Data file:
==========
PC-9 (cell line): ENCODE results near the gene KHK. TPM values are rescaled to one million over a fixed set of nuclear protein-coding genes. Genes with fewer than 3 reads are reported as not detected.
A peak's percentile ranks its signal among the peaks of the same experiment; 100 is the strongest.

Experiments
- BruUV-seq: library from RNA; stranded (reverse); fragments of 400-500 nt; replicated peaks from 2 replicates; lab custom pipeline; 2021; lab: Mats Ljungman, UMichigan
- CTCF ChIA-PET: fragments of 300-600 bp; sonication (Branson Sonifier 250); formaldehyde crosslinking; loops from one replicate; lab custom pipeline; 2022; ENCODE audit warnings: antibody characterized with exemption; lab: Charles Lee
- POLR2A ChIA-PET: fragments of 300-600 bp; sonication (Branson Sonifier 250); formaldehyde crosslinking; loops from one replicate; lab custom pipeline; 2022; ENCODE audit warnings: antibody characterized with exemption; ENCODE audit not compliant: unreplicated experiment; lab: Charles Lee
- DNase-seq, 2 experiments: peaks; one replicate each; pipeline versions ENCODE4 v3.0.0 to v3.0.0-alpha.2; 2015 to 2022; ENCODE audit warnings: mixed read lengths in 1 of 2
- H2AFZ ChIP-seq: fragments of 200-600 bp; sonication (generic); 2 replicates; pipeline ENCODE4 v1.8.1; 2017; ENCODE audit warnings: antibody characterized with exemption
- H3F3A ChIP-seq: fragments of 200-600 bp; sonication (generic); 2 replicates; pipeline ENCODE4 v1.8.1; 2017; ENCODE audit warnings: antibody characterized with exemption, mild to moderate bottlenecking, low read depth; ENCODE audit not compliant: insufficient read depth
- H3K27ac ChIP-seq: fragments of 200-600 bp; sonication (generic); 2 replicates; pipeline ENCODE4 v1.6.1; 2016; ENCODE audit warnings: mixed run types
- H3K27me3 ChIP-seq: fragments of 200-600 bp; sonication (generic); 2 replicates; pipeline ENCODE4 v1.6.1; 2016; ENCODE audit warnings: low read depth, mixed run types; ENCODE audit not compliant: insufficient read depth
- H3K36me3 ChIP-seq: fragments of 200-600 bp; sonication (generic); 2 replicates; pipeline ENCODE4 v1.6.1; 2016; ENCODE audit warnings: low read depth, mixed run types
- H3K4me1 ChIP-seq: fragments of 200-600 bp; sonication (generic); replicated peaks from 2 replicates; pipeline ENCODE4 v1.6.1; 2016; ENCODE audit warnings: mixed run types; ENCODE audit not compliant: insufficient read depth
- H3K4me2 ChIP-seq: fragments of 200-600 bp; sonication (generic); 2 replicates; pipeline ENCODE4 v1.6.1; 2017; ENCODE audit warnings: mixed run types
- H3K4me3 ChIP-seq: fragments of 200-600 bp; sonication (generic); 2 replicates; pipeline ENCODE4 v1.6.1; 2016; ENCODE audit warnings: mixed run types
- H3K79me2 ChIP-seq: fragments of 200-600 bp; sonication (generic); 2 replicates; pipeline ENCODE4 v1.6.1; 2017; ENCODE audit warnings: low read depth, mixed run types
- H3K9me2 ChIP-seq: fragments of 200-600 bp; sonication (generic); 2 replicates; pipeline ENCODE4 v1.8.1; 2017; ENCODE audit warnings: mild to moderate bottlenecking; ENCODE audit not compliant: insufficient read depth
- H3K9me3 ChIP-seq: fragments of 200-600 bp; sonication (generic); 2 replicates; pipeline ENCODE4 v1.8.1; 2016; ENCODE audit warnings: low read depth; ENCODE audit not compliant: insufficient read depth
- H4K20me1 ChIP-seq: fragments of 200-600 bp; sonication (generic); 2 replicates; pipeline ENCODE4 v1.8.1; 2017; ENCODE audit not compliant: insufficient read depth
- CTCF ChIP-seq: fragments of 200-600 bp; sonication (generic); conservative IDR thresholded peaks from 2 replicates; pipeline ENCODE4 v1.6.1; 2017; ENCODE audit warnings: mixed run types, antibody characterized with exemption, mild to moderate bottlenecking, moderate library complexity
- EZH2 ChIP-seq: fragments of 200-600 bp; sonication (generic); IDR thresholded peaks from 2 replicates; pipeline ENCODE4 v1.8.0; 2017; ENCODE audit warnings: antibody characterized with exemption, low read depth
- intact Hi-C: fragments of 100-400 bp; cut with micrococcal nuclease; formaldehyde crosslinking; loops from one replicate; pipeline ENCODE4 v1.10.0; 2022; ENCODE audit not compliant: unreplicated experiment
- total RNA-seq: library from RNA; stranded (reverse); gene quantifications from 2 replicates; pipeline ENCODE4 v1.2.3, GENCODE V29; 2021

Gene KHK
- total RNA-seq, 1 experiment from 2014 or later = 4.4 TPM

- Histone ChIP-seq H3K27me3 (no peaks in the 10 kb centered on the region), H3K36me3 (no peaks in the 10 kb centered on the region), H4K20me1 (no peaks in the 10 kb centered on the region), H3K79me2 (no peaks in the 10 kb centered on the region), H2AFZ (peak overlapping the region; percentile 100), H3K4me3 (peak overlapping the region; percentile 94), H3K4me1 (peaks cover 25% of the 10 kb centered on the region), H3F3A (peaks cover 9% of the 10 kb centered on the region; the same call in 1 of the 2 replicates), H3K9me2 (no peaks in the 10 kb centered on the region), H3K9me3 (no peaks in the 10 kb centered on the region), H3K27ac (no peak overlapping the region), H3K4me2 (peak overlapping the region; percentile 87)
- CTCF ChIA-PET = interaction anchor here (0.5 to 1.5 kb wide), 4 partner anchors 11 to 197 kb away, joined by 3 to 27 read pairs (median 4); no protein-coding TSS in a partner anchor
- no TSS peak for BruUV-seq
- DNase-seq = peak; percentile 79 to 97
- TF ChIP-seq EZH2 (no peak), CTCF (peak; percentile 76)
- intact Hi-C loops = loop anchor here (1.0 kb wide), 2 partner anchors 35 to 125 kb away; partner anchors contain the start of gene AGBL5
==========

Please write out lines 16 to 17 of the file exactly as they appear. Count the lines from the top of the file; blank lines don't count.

- H3K79me2 ChIP-seq: fragments of 200-600 bp; sonication (generic); 2 replicates; pipeline ENCODE4 v1.6.1; 2017; ENCODE audit warnings: low read depth, mixed run types
- H3K9me2 ChIP-seq: fragments of 200-600 bp; sonication (generic); 2 replicates; pipeline ENCODE4 v1.8.1; 2017; ENCODE audit warnings: mild to moderate bottlenecking; ENCODE audit not compliant: insufficient read depth